Why not plug into the sun?
Erika Schweickert of Capital City Solar in Rocklin, Calif., has seen a surge the past couple of years in customers interested in investing in solar energy systems for their homes.
They’re not investing thousands of dollars into solar systems because it’s chic to be green; they’re doing it because it makes good financial sense.
A solar energy system can significantly reduce — and in some cases eliminate — your monthly electric bills. Photovoltaic, or PV, solar systems, work by converting sunlight that hits solar panels on the roof directly into electricity through an inverter attached to the house.
“Some people do it to be green, but 90 percent of our customers are doing it because of the financial payback,” Schweickert said. “They see the greater return on investment in putting their money in solar than they do in putting it in the stock market or something. You can be green and also make a wise investment.”
Kent Crook has spent 30 years working as an electrician as the owner of Wiremasters Electric Inc. in Miami, but for the past five years has built a business as Mr-Solar LLC. He’s sold on solar as a solution to our dependence on fossil fuels.
“It’s going to change the way we live,” Crook said. “We’ve got to do something with foreign fuel, with the carbon we put in the air. I feel solar is not the (only) solution, but it’s one of the solutions to help with these things.”
Solar systems have become much more affordable in recent years. Photovoltaic prices are determined by watts, with the national average about $3 a watt, nearly half of what it was in 2010. Add to that a 30 percent federal tax credit available for residential solar panel installation good through 2016, plus a variety of rebates and incentives offered from local utilities, and it makes the investment significantly less. Systems can range in price from a few thousand dollars to $50,000 before credits, incentives and rebates kick in, depending on the manufacturer and how many panels are installed.
“There’s not a better time than now to put it in,” Crook said.
In most states, homeowners with solar photovoltaic systems can sell back extra energy they don’t use to their local utility companies. Called “net metering,” customers earn credits for excess solar energy sent to the utility provider’s electrical grid from their house. An Indianapolis couple reported on Angie’s List that their bills averaged about $20 a month after adding panels to their home. With the cost of electricity only rising — Schweickert said California rates are increasing by 6 percent annually —investing in solar panels now is a way of investing in the future.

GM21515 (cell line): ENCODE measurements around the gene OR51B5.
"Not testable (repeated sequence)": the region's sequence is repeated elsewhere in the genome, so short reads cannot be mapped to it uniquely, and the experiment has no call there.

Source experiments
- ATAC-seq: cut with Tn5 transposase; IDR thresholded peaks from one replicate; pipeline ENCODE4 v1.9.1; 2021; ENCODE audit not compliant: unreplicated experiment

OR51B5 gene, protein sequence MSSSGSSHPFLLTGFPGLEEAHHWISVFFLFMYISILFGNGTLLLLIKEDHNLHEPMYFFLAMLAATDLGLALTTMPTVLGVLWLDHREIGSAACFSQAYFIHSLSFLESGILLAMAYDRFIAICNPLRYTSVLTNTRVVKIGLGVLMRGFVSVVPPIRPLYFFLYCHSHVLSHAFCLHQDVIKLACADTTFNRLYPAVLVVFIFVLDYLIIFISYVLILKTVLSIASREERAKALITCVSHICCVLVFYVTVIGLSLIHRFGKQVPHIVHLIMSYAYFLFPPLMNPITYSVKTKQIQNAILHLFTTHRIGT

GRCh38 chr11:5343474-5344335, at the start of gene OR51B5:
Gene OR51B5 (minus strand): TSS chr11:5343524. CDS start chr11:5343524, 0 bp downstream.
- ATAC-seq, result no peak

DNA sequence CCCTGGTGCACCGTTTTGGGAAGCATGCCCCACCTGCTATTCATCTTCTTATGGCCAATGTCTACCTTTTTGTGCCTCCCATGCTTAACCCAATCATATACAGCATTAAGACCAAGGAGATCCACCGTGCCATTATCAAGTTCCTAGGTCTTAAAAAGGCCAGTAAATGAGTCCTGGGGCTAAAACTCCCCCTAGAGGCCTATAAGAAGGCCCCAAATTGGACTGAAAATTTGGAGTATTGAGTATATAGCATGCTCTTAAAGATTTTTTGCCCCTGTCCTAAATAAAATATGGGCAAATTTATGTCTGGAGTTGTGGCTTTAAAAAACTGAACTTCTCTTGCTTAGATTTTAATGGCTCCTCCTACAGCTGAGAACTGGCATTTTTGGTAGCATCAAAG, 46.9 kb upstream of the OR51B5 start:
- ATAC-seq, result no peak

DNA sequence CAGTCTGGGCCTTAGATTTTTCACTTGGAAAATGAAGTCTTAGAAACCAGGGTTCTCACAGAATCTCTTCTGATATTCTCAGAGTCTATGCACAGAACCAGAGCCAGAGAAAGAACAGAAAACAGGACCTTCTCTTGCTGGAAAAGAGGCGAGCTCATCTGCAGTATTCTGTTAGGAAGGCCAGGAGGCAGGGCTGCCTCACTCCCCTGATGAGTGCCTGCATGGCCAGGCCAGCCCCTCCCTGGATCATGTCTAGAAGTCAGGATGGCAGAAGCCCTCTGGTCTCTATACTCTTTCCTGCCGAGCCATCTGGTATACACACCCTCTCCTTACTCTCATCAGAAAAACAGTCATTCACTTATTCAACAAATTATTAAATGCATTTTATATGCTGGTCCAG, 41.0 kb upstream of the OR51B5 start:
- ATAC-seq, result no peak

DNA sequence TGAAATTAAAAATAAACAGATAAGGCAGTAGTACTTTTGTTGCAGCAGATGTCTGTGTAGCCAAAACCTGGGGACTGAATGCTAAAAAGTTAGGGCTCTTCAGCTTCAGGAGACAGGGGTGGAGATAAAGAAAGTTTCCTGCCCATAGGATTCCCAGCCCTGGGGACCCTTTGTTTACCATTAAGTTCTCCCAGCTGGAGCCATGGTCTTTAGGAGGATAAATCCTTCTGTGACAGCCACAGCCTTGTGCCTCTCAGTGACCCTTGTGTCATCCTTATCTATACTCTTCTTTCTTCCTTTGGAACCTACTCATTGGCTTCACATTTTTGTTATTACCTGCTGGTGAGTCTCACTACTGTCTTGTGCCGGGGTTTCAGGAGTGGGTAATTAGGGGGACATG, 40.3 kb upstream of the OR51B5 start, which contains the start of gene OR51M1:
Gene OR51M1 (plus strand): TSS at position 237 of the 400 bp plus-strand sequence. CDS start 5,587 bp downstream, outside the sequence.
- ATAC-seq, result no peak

“Solar kind of hedges against those future rate increases,” Schweickert said. “In California, electricity is really pricey, so we really try to get our customers out of those high tiers that tend to go up substantially. We call that ‘tier-shaving.’ All utilities are a little bit different. We have some customers that eliminate their bills completely on an annual basis.”
The number of panels a homeowner needs depends on their energy consumption and the amount of daylight the home receives. Ideally, panels should be installed on the south-facing side of the house.
Panels require minimal maintenance. Schweickert recommends an annual cleaning and inspection. Most panels have 25-year warranties and are designed to last at least that long.
If you’re thinking about adding a solar system, be sure to research the products and installers before you invest. One reason prices have fallen is because of a glut of manufacturers producing the products. Both Schweickert and Crook said quality of the panels can vary greatly, as can the quality of the installer.
“Make sure you go with a company that has a licensed electrician on staff and that has a good amount of solar installations under their belt,” Schweickert said. “We see in our area companies that do HVAC, or windows and doors, or roofers, that now also do solar. It’s a whole industry in itself. Just make sure they have a level of experience behind them.”
Angie Hicks is the founder of Angie’s List, a resource for local consumer reviews on everything from home repair to health care.